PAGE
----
19. 19.
    Alzheimer, C., and Ten Bruggencate, G. 1990. Nonopoiod actions of the κ-opioid receptor agonists, U 50488H and U 69593, on electrophysiological properties of hippocampal CA3 neuronsin vitro. J. Pharmacol. Exp. Ther. 255:900–905.Google Scholar
  20. 20.
    Perry, D. C., and Grimes, L. M. 1989. Administration of kainic acid and colchicine alters μ and λ opiate binding in rat hippocampus. Brain Res. 477:100–108.Google Scholar
  21. 21.
    Grevel, J., and Sadée, W. 1983. An opiate binding site in the rat brain is highly selective for 4,5-epoxymorphinans. Science 221:1198–1201.Google Scholar
  22. 22.
    Perry, D. C., and Sadée, W. 1986. Autoradiography of λ binding sites in rat brain. Eur. J. Pharm. 129:147–158.Google Scholar
  23. 23.
    Peterson, G. L. 1977. A simplification of the protein assay method of Lowry et al. which is more generally applicable. Anal. Biochem. 83:346–356.Google Scholar
  24. 24.
    Terrian, D. M., Hernandez, P. G., Rea, M. A., and Peters, R. I. 1989. ATP release, adenosine formation, and modulation of dynorphin and glutamic acid release by adenosine analogues in rat hippocampal mossy fiber synaptosomes. J. Neurochem. 53:1390–1399.Google Scholar
  25. 25.
    Graham, L. T. Jr., and Aprison, M. H. 1966. Fluorometric determination of aspartate, glutamate, and λ-aminobutyrate in nerve tissue using enzymic methods. Anal. Biochem. 15:487–497.Google Scholar
  26. 26.
    Grynkiewicz, G., Poenie, M., and Tsien, R. Y. 1985. A new generation of Ca2+ indicators with greatly improved fluorescence properties. J. Biol. Chem. 260:3440–3448.Google Scholar
  27. 27.
    Goldstein, A. 1984. Biology and Chemistry of the dynorphin peptides. Pages 95–145,in Udenfriend, S., and Meienhofer, J. (eds.), The Peptides, Vol. 6, Academic Press, New York.Google Scholar
  28. 28.
    Vonvoigtlander, P. F., and Lewis, R. A. 1988. Analgesic and mechanistic evaluation of spiradoline, a potent kappa opioid. J. Pharmacol. Exp. Ther. 246:259–262.Google Scholar
  29. 29.
    Magnan, J., Paterson, J., Tavani, A., and Kosterlitz, H. W. 1982. The binding spectrum of narcotic analgesic drugs with different agonist and antagonist properties. Naunyn-Schmied. Arch. Pharmacol. 319:197–205.Google Scholar
  30. 30.
    Takemori, A. E., Ho, B. Y., Naeseth, J. S., and Portoghese, P. S. 1988. Norbinaltorphimine, a highly selective kappa-opioid antagonist in analgesic and receptor binding assays. J. Pharmacol. Exp. Ther. 246:255–258.Google Scholar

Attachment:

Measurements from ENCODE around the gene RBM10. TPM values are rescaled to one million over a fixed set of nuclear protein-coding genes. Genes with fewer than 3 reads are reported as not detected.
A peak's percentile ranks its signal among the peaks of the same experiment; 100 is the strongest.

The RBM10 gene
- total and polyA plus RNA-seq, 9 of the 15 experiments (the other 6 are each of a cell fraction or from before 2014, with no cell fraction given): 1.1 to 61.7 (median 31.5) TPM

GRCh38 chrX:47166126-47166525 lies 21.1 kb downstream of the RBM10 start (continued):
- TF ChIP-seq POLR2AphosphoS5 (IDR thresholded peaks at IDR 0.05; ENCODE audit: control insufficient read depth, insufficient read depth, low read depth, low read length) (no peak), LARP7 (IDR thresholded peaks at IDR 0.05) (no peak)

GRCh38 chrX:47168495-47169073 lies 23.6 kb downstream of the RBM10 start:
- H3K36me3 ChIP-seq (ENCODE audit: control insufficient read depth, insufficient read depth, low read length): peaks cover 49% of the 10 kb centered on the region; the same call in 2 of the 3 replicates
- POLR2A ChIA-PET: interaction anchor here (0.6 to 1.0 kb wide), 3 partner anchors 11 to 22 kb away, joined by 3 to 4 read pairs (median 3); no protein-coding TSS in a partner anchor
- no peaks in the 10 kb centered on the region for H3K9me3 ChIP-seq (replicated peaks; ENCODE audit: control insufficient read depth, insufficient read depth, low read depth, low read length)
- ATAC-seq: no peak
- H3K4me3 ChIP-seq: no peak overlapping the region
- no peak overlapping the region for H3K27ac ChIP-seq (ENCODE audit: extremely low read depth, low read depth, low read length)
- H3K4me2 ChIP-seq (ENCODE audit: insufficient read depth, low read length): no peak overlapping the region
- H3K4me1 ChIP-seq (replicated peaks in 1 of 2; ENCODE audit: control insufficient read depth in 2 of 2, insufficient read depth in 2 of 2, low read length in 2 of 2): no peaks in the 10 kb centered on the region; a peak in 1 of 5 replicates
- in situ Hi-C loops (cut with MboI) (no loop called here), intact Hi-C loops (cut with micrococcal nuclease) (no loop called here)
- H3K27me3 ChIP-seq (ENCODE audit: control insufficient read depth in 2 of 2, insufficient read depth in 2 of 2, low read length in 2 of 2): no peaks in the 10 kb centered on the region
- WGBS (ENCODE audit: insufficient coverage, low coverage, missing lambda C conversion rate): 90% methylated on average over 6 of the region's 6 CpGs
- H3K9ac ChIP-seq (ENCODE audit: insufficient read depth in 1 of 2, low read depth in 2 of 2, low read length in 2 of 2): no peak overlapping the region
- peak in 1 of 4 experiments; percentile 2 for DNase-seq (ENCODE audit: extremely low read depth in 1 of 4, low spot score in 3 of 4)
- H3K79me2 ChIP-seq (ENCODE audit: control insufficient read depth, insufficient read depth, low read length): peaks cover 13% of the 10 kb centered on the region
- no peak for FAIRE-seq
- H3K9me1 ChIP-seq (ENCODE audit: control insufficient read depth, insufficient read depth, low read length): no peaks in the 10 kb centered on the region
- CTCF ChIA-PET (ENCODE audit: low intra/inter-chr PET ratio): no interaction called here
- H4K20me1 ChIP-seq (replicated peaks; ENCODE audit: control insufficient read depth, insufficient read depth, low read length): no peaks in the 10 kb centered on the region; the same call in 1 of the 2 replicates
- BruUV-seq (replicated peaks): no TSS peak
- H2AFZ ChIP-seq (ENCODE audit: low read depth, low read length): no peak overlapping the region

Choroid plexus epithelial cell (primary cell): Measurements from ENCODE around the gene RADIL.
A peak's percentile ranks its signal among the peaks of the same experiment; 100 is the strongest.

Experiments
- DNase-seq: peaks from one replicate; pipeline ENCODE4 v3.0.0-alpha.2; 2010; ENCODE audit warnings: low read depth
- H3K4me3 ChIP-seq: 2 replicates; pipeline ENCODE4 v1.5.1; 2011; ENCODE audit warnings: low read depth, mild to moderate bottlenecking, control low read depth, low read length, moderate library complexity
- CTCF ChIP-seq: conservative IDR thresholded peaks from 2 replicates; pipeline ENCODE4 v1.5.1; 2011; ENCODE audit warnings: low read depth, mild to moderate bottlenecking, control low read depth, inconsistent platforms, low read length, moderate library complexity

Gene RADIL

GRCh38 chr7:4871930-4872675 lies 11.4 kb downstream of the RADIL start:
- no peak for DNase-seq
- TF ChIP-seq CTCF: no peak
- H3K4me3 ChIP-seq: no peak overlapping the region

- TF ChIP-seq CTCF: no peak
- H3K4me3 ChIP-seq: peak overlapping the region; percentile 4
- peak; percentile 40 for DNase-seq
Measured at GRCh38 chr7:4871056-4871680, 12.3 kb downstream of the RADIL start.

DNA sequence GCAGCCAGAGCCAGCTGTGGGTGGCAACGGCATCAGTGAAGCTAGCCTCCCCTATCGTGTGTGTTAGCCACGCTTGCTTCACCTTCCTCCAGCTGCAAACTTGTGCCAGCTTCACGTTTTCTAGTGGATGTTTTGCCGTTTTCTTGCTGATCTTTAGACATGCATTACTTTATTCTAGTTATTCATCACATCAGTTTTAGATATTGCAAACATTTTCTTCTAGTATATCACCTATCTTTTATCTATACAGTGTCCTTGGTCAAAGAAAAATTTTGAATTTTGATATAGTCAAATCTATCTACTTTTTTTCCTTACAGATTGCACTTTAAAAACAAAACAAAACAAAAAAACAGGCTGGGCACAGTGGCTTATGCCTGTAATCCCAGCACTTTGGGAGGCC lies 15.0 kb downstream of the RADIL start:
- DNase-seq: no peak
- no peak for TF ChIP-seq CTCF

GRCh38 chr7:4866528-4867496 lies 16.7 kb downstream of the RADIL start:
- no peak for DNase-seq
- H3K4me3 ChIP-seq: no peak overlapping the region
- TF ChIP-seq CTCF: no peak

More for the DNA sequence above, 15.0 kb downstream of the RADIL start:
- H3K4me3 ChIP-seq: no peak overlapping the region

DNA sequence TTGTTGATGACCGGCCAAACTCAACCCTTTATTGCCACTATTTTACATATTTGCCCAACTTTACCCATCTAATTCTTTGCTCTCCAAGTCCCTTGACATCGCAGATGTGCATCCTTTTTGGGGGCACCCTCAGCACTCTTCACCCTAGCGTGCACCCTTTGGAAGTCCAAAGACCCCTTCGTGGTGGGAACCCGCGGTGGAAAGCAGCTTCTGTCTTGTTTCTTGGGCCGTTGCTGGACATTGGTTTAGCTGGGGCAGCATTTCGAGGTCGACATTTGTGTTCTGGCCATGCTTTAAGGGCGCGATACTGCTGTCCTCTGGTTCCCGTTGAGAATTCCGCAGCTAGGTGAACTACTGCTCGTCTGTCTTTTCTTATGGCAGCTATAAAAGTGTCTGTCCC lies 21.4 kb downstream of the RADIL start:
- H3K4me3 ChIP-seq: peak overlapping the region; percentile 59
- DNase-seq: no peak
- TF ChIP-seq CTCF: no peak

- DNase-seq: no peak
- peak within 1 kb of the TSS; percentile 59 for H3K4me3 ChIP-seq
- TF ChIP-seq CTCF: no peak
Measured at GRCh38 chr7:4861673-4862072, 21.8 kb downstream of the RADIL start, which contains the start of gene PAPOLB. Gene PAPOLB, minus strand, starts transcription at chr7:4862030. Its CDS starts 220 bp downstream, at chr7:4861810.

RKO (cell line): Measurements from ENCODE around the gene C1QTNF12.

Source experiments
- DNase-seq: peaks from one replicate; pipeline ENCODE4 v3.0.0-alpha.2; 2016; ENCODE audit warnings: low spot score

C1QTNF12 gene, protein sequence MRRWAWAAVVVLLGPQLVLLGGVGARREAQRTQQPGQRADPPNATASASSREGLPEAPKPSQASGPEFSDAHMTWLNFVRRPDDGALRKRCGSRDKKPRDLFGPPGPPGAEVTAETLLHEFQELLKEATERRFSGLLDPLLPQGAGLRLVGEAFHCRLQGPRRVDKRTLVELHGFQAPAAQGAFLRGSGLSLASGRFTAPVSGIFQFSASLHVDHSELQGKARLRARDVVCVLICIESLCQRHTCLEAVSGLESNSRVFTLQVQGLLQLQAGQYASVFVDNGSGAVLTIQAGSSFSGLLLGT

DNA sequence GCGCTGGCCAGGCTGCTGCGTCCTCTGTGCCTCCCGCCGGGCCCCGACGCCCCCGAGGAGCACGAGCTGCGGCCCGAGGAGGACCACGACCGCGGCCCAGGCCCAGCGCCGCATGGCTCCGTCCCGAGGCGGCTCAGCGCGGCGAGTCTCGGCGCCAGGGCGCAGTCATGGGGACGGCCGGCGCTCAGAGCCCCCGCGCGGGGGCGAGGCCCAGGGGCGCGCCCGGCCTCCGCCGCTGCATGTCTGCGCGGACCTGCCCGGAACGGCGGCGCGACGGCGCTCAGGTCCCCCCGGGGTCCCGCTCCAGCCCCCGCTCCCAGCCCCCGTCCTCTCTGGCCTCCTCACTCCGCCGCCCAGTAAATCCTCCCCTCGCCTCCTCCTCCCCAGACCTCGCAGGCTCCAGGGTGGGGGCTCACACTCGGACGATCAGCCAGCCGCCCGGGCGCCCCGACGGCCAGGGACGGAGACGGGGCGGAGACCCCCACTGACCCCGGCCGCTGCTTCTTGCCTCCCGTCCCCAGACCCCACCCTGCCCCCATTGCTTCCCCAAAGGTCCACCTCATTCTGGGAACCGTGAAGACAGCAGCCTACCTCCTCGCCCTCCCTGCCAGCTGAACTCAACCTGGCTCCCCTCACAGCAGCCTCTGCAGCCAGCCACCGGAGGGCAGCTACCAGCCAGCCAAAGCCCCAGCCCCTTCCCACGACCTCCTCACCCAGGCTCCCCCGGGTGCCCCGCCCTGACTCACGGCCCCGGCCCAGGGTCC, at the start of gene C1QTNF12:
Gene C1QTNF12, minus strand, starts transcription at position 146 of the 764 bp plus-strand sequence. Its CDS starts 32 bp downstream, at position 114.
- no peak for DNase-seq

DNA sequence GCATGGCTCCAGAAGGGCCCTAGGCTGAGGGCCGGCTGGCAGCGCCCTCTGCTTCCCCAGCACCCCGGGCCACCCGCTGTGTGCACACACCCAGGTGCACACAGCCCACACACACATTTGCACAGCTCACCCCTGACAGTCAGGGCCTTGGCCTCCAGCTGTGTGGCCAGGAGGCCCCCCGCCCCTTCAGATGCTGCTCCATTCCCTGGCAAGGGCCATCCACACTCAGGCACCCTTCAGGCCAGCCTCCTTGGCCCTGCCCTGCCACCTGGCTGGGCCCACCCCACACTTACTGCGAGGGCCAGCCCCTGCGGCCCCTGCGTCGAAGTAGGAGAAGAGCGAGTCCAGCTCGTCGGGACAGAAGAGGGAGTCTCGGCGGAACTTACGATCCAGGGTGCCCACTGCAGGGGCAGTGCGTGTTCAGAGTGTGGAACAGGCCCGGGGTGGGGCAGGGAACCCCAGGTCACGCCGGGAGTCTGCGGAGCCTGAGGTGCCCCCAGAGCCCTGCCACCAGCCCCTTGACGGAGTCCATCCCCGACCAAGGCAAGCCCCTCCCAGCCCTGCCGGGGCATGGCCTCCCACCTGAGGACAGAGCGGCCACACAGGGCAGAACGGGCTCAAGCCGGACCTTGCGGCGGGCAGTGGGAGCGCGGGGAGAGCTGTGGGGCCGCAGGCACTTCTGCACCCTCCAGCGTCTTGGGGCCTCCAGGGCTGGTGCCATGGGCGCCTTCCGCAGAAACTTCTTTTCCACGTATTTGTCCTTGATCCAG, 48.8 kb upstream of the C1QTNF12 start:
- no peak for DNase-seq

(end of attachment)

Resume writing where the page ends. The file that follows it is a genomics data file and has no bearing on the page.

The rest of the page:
31. 31.
    Ward, S. J., Pierson, A. K., and Michne, W. F. 1983. Multiple opioid receptor profile in vitro and activity in vivo of the potent opioid antagonist WIN 44,441-3. Life Sci. 33 (Suppl.):303–306.Google Scholar
  32. 32.
    Zukin, R. S., Eghbali, M., Olive, D., Unterwald, E. M., and Tempel, A. 1988. Characterization and visualization of rat and guinea pig brain κ opioid receptors: evidence for κ1 and κ2 opioid receptors. Proc. Natl. Acad. Sci. USA. 85:4061–4065.Google Scholar
  33. 33.
    Iyengar, S., Kim, H. S., and Wood, P. L. 1986. Effects of kappa opiate agonists on neurochemical and neuroendocrine indices: evidence for kappa receptor subtypes. Life Sci. 39:637–644.Google Scholar
  34. 34.
    Xiang, J.-Z., Adamson, P., Brammer, M. J., and Campbell, I. C. 1990. the κ-opiate agonist U50488H decreases the entry of45Ca into rat cortical synaptosomes by inhibiting N- but not L-type calcium channels. Neuropharm. 29:439–444.Google Scholar
  35. 35.
    Gross, R. A., and Macdonald, R. L. 1987. Dynorphin A seiectively reduces a large transient (N-type) calcium current of mouse dorsal root ganglion neurons in cell culture. Proc. Natl. Acad. Sci. USA. 84:5469–5473.Google Scholar
  36. 36.
    Terrian, D. M., Damron, D. S., Dorman, R. V., and Gannon, R. L. 1989. Effects of calcium antagonists on the evoked release of dynorphin A(1–8) and availability of intraterminal calcium in rat hippocampal mossy fiber synaptosomes. Neurosci. Lett. 106:322–327.Google Scholar
  37. 37.
    Terrian, D. M., Dorman, R. V., and Gannon, R. L. 1990. Characterization of the presynaptic calcium channels involved in glutamate exocytosis from rat hippocampal mossy fiber synaptosomes. Neurosci. Lett. 119:211–214.Google Scholar
  38. 38.
    Houser, C. R., Miyashiro, J. E., Swartz, B. E., Walsh, G. O., Rich, J. R., and Delgado-Escueta, A. V. 1990. Altered patterns of dynorphin immunoreactivity suggest mossy fiber reorganization in human hippocampal epilepsy. J. Neurosci. 10:267–282.Google Scholar
  39. 39.
    Represa, A., Robain, O., Tremblay, E., and Ben-Ari, Y. 1989. Hippocampal plasticity in childhood epilepsy. Neurosci. Lett. 99:351–355.Google Scholar
  40. 40.
    Sutula, T., Cascino, G., Cavazos, J., Parada, I., and Ramirez, L. 1989. Mossy fiber synaptic reorganization in the epileptic human temporal lobe. Ann. Neurol. 26:321–330.Google Scholar
  41. 41.
    Ben-Ari, Y., and Represa, A. 1990. Brief seizure episodes induce long-term potentiation and mossy fibre sprouting in the hippocampus. Trends Neurosci. 13:312–318.Google Scholar
  42. 42.
    Cronin, J., and Dudek, F. E. 1988. Chronic seizures and collateral sprouting of dentate mossy fibers after kainic acid treatment in rats. Brain Res. 474:181–184.Google Scholar
  43. 43.
    Gail, C., Lauterborn, J., Isackson, P., and White, J. 1990. Seizures, neuropeptide regulation, and mRNA expression in the hippocampus. Prog. Brain Res. 83:371–390.Google Scholar

Copyright information

© Plenum Publishing Corporation 1992

Authors and Affiliations

  • Robert L. Gannon
    • 1
  • David M. Terrian
    • 1
  1. 1.Department of Anatomy and Cell BiologyEast Carolina University, School of MedicineGreenville

Personalised recommendations